North’s delegation, orchestra arrive in Beijing

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North’s delegation, orchestra arrive in Beijing


A North Korean delegation of orchestra members and government officials, left, is seen off by senior officials of the ruling Workers’ Party’s Central Committee Wednesday at a train station in Pyongyang before heading to Beijing to hold two friendship concerts. [KCNA]

A North Korean delegation that includes top political officials and orchestra members arrived in Beijing Thursday to hold a friendship concert highlighting bilateral ties.

North Korea’s official Korean Central News Agency (KCNA) said Thursday that the so-called friendship art delegation left Pyongyang Wednesday afternoon to visit China at the invitation of the International Liaison Department of the Central Committee of the Communist Party.

The delegation is led by Ri Su-yong, vice chairman of the ruling Workers’ Party’s Central Committee, who’s a member of the committee’s Political Bureau.

The delegation is said to be composed of the State Merited Chorus and “leading artistes” in Pyongyang.

Other members of the delegation were not specified in the KCNA article, but a photo released by the agency showed Hyon Song-wol, who led the Samjiyon Orchestra last year to South Korea, in the group.

The Samjiyon Orchestra held two concerts in South Korea before the PyeongChang Winter Olympic Games just as detente between the two Koreas began.

When the North Korean delegation of about 280 people arrived in Beijing Thursday at around 11 a.m. by train, a red carpet was rolled out at the Beijing Station and Chinese officials were seen greeting them.

According to Beijing sources, the North Korean performers are expected to stage two concerts in the Chinese capital Saturday and Monday at the China National Centre for the Performing Arts. It is not known whether Chinese President Xi Jinping will attend or whether he will meet with North Korean officials on the sidelines.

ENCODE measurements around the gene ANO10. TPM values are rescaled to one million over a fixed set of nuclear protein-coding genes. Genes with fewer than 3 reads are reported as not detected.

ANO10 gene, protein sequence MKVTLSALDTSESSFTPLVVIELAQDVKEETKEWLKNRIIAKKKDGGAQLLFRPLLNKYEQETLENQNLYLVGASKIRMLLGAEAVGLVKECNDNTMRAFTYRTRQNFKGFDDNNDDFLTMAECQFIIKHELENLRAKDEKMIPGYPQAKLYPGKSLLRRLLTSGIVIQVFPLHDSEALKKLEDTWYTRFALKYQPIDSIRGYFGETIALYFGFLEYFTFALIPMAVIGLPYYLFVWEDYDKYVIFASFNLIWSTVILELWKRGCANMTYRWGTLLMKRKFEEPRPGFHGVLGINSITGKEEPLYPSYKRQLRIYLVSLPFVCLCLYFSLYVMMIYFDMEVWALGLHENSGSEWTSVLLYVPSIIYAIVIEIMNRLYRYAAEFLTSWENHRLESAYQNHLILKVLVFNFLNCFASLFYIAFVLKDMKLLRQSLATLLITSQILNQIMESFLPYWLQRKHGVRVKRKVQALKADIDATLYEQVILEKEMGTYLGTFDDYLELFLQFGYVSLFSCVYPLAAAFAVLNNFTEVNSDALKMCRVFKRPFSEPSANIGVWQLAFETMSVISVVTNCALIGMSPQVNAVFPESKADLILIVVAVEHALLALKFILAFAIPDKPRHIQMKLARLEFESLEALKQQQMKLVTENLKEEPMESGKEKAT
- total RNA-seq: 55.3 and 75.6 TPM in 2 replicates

The friendship concerts come as this year marks the 70th anniversary of bilateral ties between the two communist allies and as Xi is expected to visit Pyongyang some time early this year on the invitation of North Korean leader Kim Jong-un.

The gigs are also a reciprocal gesture after a Chinese troupe of performers visited the North last April and November to stage friendship concerts. Kim attended at least one.

Hyon is known to have been involved in planning the North Korean concerts. When Kim Jong-un visited China from Jan. 7 to 10 - his fourth visit since becoming leader in late 2011 - Hyon accompanied him and discussed the idea of concerts with Chinese officials.

The last time she was seen in Beijing was December 2015 when Hyon led the renowned Moranbong Band to play a series of concerts in China.

But what was supposed to showcase warming ties between the two neighboring countries ended up being one of the worst moments in their decades-old alliance when the Moranbong Band decided to cancel all their shows. During a rehearsal, Chinese officials took issue with a backdrop scene that depicted a North Korean long-range ballistic missile launch. They told Hyon to remove it, but she refused and decided to pack her bags and return home.

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